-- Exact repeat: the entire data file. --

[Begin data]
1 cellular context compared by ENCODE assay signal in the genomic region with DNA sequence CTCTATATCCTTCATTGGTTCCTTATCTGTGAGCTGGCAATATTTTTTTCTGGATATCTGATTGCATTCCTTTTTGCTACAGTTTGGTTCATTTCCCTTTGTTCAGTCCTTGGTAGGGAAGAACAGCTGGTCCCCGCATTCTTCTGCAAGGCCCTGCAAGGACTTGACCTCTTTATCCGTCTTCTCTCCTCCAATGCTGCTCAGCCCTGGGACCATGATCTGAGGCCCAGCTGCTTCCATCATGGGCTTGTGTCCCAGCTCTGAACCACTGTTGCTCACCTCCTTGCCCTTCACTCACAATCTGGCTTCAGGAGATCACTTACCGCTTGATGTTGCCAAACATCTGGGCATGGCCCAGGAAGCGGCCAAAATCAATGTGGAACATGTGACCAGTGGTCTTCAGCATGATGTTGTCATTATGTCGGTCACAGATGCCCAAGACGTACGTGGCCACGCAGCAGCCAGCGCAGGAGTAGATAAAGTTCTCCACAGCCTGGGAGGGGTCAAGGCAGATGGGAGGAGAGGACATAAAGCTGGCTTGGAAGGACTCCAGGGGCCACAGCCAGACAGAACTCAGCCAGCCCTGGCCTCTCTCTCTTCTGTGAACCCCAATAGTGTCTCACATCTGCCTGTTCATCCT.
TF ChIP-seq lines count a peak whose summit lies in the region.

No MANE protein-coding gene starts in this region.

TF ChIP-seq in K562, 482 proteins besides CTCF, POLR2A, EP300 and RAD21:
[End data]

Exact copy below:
1 cellular context compared by ENCODE assay signal in the genomic region with DNA sequence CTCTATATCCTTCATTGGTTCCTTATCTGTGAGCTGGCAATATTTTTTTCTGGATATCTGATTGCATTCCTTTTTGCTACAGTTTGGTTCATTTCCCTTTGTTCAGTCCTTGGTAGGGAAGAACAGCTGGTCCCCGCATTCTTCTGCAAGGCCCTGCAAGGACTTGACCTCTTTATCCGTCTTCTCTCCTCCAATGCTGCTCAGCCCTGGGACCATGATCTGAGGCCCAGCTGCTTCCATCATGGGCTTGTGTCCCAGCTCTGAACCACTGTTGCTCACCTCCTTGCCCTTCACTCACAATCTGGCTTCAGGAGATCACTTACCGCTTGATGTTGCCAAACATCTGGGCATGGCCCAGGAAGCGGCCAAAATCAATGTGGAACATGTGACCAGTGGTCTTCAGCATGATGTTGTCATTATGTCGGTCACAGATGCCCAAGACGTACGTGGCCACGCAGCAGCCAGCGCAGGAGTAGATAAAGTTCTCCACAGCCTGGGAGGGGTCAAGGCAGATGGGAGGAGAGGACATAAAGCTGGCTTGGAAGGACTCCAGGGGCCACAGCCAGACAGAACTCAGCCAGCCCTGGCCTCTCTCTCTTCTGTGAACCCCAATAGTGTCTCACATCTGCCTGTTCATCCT.
TF ChIP-seq lines count a peak whose summit lies in the region.

No MANE protein-coding gene starts in this region.

TF ChIP-seq in K562, 482 proteins besides CTCF, POLR2A, EP300 and RAD21: